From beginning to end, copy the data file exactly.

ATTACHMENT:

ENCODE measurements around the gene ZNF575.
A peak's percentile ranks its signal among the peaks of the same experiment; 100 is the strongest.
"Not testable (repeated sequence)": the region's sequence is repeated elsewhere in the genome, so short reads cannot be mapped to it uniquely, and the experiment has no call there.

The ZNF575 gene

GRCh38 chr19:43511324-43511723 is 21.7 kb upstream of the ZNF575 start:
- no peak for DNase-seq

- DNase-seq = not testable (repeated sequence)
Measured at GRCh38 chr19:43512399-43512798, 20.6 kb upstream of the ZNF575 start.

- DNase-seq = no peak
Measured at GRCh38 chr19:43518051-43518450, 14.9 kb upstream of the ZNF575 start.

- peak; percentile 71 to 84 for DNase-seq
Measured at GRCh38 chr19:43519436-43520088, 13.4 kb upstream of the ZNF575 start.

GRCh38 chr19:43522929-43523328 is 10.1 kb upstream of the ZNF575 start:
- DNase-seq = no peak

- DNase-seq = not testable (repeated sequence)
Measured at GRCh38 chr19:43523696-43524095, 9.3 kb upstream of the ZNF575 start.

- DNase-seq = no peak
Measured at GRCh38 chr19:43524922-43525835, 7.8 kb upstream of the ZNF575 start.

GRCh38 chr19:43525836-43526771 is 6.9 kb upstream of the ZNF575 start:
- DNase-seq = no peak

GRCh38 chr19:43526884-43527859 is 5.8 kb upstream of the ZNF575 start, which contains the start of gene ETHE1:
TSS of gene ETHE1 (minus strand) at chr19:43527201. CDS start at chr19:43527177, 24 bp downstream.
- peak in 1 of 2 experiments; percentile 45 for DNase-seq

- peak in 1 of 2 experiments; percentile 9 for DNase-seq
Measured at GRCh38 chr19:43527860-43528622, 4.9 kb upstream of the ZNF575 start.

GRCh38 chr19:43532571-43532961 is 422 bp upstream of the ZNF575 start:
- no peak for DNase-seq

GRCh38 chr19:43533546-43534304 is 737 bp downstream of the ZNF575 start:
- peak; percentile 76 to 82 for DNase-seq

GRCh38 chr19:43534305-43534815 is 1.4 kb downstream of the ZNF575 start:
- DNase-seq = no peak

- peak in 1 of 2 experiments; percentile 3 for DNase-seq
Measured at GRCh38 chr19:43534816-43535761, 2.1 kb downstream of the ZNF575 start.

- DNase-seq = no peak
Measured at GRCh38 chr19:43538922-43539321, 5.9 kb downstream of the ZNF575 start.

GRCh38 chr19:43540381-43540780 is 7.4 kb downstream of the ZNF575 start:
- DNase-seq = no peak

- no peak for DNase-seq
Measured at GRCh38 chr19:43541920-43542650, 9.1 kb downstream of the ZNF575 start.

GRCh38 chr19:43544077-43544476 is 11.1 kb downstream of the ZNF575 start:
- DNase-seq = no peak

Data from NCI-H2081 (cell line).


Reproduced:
ENCODE measurements around the gene ZNF575.
A peak's percentile ranks its signal among the peaks of the same experiment; 100 is the strongest.
"Not testable (repeated sequence)": the region's sequence is repeated elsewhere in the genome, so short reads cannot be mapped to it uniquely, and the experiment has no call there.

The ZNF575 gene

GRCh38 chr19:43511324-43511723 is 21.7 kb upstream of the ZNF575 start:
- no peak for DNase-seq

- DNase-seq = not testable (repeated sequence)
Measured at GRCh38 chr19:43512399-43512798, 20.6 kb upstream of the ZNF575 start.

- DNase-seq = no peak
Measured at GRCh38 chr19:43518051-43518450, 14.9 kb upstream of the ZNF575 start.

- peak; percentile 71 to 84 for DNase-seq
Measured at GRCh38 chr19:43519436-43520088, 13.4 kb upstream of the ZNF575 start.

GRCh38 chr19:43522929-43523328 is 10.1 kb upstream of the ZNF575 start:
- DNase-seq = no peak

- DNase-seq = not testable (repeated sequence)
Measured at GRCh38 chr19:43523696-43524095, 9.3 kb upstream of the ZNF575 start.

- DNase-seq = no peak
Measured at GRCh38 chr19:43524922-43525835, 7.8 kb upstream of the ZNF575 start.

GRCh38 chr19:43525836-43526771 is 6.9 kb upstream of the ZNF575 start:
- DNase-seq = no peak

GRCh38 chr19:43526884-43527859 is 5.8 kb upstream of the ZNF575 start, which contains the start of gene ETHE1:
TSS of gene ETHE1 (minus strand) at chr19:43527201. CDS start at chr19:43527177, 24 bp downstream.
- peak in 1 of 2 experiments; percentile 45 for DNase-seq

- peak in 1 of 2 experiments; percentile 9 for DNase-seq
Measured at GRCh38 chr19:43527860-43528622, 4.9 kb upstream of the ZNF575 start.

GRCh38 chr19:43532571-43532961 is 422 bp upstream of the ZNF575 start:
- no peak for DNase-seq

GRCh38 chr19:43533546-43534304 is 737 bp downstream of the ZNF575 start:
- peak; percentile 76 to 82 for DNase-seq

GRCh38 chr19:43534305-43534815 is 1.4 kb downstream of the ZNF575 start:
- DNase-seq = no peak

- peak in 1 of 2 experiments; percentile 3 for DNase-seq
Measured at GRCh38 chr19:43534816-43535761, 2.1 kb downstream of the ZNF575 start.

- DNase-seq = no peak
Measured at GRCh38 chr19:43538922-43539321, 5.9 kb downstream of the ZNF575 start.

GRCh38 chr19:43540381-43540780 is 7.4 kb downstream of the ZNF575 start:
- DNase-seq = no peak

- no peak for DNase-seq
Measured at GRCh38 chr19:43541920-43542650, 9.1 kb downstream of the ZNF575 start.

GRCh38 chr19:43544077-43544476 is 11.1 kb downstream of the ZNF575 start:
- DNase-seq = no peak

Data from NCI-H2081 (cell line).